Business Watch scheme relaunched in Shannon

Business Watch scheme relaunched in Shannon

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Shannon Business Watch, first introduced in 2015, has been relaunched by Shannon Chamber in conjunction with An Garda Siochána.

This crime prevention programme, designed by An Garda Siochána, is similar to the Neighbourhood Watch and Community Alert scheme, whereby the Gardai and the community come together to prevent and reduce crime; in this instance, the Business Watch scheme’s focus is the business community.

Business Watch Shannon will provide a framework whereby the business community will be collaboratively instrumental in preventing crime in the industrial areas of Shannon. Through awareness and observation, they will become extra ‘eyes and ears’ for the Gardai and act as ‘Watchmen’ to their own and neighbouring premises in the prevention of crime.

Speaking at the launch in Shannon Airport House, Detective Sergeant Kevin O’Hagan said that most crimes are crimes of opportunity and that the Business Watch scheme in Shannon will aim to reduce this opportunity. He urged businesses attending the launch to be vigilant at all times around the vicinity of their respective buildings, to initiate simple procedures to prevent crime from their premises and to work as a team to close down any crime evident in the area.

Shannon Chamber chief executive Helen Downes called on companies to volunteer as Business Watch coordinators for the sections of Shannon they operate from and in doing so to facilitate the formation of an intelligence network system in Shannon.

Sergeant Triona O’Rourke, Crime Prevention Officer, Crime Office Prevention Unit, Clare Division urged companies to avail of the free in-company security review available from An Garda Siochána.

Edel Mee, managing director, IT Security People, who described her job working with organisations to improve their IT security profile as the best job ever, brought a new perspective to the launch with her insights into the increasing level of cyber-crime.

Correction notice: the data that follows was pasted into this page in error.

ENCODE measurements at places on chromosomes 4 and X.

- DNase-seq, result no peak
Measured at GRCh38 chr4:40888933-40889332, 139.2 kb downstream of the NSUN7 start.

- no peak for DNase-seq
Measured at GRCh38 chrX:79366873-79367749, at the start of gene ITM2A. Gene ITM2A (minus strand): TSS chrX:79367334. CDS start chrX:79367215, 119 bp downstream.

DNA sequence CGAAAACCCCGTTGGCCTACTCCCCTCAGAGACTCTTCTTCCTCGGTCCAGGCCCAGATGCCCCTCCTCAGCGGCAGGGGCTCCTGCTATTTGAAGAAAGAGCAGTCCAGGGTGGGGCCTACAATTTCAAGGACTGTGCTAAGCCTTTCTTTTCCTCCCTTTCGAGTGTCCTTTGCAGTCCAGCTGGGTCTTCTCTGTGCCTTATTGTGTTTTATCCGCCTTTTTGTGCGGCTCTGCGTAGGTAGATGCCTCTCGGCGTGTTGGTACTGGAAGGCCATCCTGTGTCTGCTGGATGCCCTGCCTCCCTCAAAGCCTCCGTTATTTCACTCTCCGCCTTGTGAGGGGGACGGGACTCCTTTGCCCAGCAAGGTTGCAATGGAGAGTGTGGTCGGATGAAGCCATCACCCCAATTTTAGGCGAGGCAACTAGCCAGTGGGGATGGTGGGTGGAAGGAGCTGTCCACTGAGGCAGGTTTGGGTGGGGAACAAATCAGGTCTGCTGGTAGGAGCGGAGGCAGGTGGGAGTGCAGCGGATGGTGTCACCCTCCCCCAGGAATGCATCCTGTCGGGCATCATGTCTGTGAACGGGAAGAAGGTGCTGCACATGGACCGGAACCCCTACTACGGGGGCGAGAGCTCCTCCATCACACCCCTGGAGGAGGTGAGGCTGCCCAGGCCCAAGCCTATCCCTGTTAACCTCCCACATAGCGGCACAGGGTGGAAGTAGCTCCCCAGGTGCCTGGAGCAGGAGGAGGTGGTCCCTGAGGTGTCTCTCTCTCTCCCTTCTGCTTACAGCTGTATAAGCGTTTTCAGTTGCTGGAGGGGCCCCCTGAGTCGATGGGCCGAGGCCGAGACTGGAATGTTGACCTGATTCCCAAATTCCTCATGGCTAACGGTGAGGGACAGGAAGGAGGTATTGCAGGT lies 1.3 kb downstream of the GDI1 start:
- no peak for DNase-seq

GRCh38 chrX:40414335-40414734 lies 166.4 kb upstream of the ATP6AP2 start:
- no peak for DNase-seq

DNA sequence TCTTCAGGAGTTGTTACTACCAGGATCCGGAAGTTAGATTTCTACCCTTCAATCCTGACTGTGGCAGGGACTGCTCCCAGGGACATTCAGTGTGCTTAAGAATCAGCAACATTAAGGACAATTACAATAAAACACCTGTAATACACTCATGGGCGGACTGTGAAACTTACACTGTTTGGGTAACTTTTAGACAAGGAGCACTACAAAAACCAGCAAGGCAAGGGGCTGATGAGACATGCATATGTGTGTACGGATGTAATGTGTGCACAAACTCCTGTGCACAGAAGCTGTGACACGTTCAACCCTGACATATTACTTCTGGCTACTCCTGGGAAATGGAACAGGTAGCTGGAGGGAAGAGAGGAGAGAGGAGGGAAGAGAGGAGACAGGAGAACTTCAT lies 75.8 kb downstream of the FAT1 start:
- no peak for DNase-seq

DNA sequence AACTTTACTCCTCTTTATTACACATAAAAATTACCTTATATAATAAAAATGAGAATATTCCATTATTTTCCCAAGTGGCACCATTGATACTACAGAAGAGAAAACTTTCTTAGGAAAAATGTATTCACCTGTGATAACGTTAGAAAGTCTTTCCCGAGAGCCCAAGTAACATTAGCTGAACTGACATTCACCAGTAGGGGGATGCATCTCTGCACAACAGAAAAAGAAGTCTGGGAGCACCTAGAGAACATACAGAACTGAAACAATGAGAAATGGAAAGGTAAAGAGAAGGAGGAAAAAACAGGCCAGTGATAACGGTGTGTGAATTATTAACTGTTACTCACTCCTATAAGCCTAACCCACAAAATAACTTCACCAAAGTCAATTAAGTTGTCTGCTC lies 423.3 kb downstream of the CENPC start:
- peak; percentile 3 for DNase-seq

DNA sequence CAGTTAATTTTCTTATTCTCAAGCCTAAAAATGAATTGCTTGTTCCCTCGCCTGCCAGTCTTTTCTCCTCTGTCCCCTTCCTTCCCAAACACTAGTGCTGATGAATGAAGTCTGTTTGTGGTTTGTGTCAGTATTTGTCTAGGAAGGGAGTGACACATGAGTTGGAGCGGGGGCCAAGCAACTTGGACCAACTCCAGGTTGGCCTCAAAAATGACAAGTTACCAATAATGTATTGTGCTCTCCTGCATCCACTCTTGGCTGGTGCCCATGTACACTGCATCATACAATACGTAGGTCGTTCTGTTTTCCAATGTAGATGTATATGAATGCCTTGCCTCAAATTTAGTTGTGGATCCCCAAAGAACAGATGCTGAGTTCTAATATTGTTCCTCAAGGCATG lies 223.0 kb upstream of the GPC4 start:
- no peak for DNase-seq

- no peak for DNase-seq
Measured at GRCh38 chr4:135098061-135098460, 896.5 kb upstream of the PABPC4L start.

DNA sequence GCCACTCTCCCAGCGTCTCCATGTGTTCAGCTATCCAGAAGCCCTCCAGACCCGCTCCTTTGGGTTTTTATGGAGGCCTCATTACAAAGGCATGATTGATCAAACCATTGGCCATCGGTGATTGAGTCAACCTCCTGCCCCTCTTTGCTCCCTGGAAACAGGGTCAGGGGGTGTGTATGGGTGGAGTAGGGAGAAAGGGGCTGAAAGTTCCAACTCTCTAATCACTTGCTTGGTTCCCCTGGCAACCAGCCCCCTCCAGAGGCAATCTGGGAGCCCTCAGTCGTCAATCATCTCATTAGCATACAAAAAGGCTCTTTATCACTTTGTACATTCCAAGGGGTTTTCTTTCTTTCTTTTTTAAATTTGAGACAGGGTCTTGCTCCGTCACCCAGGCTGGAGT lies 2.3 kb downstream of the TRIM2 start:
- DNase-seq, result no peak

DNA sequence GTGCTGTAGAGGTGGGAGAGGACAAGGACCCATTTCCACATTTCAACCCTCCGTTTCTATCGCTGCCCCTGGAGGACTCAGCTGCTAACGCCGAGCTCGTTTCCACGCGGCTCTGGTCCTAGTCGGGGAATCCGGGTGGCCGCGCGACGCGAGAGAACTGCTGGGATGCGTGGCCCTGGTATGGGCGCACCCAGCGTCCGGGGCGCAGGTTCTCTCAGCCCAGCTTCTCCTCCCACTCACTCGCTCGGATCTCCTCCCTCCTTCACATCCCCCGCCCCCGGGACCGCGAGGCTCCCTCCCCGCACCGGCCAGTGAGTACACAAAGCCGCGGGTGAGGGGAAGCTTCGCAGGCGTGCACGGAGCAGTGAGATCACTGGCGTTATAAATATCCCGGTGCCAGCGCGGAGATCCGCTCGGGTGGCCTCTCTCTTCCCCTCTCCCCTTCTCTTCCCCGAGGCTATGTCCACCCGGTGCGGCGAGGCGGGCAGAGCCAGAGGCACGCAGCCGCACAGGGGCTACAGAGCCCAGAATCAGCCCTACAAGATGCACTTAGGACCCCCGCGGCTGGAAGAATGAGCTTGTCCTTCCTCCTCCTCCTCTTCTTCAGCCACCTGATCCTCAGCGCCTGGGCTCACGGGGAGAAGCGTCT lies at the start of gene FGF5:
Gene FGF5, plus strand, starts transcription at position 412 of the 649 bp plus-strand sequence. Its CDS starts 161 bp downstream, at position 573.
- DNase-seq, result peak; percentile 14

“Hackers can sit in the background for long periods. They don’t know what’s of value until they notice it so the challenge for companies is to stop hackers getting into their computer systems. A basic cyber-attack can take up to three weeks to assess and that can be a lot of down time for companies. It’s critical to assess how a company’s operations might be affected by an attack.

“Data and information are the most valuable asset that many organisations have, which makes hardware and software security solutions an important part of every IT infrastructure, which mean users play a vital role in securing a company’s network. One wrong click could bring a network down or cause a GDPR data breach,” she added.

Relaunching Shannon Business Watch scheme, Shannon Chamber chief executive Helen Downes said: “This is another great opportunity for companies throughout Shannon to work together to prevent crime happening in their collective businesses, be that off-line or online crime. By being alert, aware, and a good neighbour, we are encouraging them to report anything they regard as criminally remiss in their areas.

“Business Watch will be managed by a group of coordinators with each coordinator acting as the link between the business community in a specific area of Shannon and the Gardai. Companies noticing anything remiss in their area are requested to contact one of the coordinators – the list will be published on our website in the coming weeks. Our aim is to reduce the level of crime in Shannon to zero; however, Business Watch is not intended, nor is it a substitute for, the daily services that the Shannon Garda station provides,” added Ms Downes.

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Chief Reporter Pat Flynn has worked as a journalist for almost 30 years. His career began during the late 1980s when, like many aspiring radio presenters of the time, he worked for local pirate radio stations in Clare and Limerick. Pat joined Clare FM in 1990 where he worked as researcher initially and later presented several different programmes including the station's flagship current affairs programme. He was also the station's News Editor and Deputy Controller of Programmes. Despite leaving in 2003 to pursue a career as a freelance journalist, he continues to work with the station to this day. As well as being the Clare Herald’s Chief Reporter Pat is also freelance journalist and broadcaster, contributing to Ireland’s national newspapers and is a regular contributor to national broadcasters.

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